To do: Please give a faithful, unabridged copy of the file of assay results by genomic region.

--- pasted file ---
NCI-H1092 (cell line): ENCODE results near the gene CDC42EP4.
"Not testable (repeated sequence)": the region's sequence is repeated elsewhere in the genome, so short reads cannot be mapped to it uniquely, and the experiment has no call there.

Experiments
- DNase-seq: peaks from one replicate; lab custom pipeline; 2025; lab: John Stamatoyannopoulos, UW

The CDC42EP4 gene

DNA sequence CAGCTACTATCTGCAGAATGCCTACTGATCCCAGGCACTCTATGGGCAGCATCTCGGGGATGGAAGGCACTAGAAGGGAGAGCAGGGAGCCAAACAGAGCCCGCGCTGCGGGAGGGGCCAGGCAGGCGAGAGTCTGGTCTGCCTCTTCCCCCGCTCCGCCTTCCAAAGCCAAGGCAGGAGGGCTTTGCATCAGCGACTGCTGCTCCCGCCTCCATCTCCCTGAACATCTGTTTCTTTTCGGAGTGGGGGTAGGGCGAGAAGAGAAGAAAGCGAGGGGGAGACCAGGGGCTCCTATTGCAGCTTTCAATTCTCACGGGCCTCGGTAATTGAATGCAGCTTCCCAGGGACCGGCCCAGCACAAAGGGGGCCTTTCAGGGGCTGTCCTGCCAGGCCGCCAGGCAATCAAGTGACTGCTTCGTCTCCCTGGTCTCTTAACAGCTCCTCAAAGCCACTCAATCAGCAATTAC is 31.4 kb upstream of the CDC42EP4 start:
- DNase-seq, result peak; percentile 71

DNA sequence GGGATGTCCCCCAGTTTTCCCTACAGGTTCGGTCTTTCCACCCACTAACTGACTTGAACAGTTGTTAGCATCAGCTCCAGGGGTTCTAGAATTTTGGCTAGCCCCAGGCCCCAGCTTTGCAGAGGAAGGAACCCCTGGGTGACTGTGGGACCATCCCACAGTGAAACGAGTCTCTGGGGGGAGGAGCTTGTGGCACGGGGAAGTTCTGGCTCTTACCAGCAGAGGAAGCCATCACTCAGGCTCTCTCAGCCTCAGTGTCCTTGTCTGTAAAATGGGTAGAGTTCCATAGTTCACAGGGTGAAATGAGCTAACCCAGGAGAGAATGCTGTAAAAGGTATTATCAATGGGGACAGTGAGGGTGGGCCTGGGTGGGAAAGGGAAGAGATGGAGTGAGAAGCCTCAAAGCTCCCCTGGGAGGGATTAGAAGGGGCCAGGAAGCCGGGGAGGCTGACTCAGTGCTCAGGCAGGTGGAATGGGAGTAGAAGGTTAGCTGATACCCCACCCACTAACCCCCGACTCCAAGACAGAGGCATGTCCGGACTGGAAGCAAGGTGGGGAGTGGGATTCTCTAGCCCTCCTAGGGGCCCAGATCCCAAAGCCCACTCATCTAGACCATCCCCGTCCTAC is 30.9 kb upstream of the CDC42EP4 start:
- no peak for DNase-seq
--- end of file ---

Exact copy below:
NCI-H1092 (cell line): ENCODE results near the gene CDC42EP4.
"Not testable (repeated sequence)": the region's sequence is repeated elsewhere in the genome, so short reads cannot be mapped to it uniquely, and the experiment has no call there.

Experiments
- DNase-seq: peaks from one replicate; lab custom pipeline; 2025; lab: John Stamatoyannopoulos, UW

The CDC42EP4 gene

DNA sequence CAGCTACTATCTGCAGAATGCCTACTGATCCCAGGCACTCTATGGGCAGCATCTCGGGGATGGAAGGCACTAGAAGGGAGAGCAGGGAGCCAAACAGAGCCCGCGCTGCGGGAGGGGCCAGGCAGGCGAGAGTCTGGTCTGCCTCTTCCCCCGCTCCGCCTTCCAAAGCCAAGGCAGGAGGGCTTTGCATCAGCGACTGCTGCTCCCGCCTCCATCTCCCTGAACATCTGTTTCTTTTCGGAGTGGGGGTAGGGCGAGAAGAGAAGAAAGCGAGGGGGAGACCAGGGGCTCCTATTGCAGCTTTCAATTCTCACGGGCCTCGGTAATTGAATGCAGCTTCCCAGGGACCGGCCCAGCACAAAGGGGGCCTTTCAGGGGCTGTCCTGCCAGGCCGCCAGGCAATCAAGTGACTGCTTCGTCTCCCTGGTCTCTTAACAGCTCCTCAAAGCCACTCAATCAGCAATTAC is 31.4 kb upstream of the CDC42EP4 start:
- DNase-seq, result peak; percentile 71

DNA sequence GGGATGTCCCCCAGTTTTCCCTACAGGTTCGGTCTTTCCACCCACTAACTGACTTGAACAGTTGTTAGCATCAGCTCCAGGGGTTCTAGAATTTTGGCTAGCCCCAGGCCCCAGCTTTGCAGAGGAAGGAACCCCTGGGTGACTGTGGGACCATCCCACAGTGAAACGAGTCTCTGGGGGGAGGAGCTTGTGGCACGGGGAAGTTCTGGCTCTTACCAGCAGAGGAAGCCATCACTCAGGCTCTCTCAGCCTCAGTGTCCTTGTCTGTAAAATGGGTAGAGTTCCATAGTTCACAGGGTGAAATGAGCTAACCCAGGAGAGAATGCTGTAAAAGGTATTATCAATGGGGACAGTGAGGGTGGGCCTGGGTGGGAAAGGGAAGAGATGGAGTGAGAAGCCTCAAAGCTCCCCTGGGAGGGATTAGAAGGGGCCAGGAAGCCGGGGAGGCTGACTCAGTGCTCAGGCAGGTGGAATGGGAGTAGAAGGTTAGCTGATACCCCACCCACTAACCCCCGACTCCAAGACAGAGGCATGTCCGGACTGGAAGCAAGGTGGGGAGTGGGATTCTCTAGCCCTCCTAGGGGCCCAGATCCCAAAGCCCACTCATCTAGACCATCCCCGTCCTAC is 30.9 kb upstream of the CDC42EP4 start:
- no peak for DNase-seq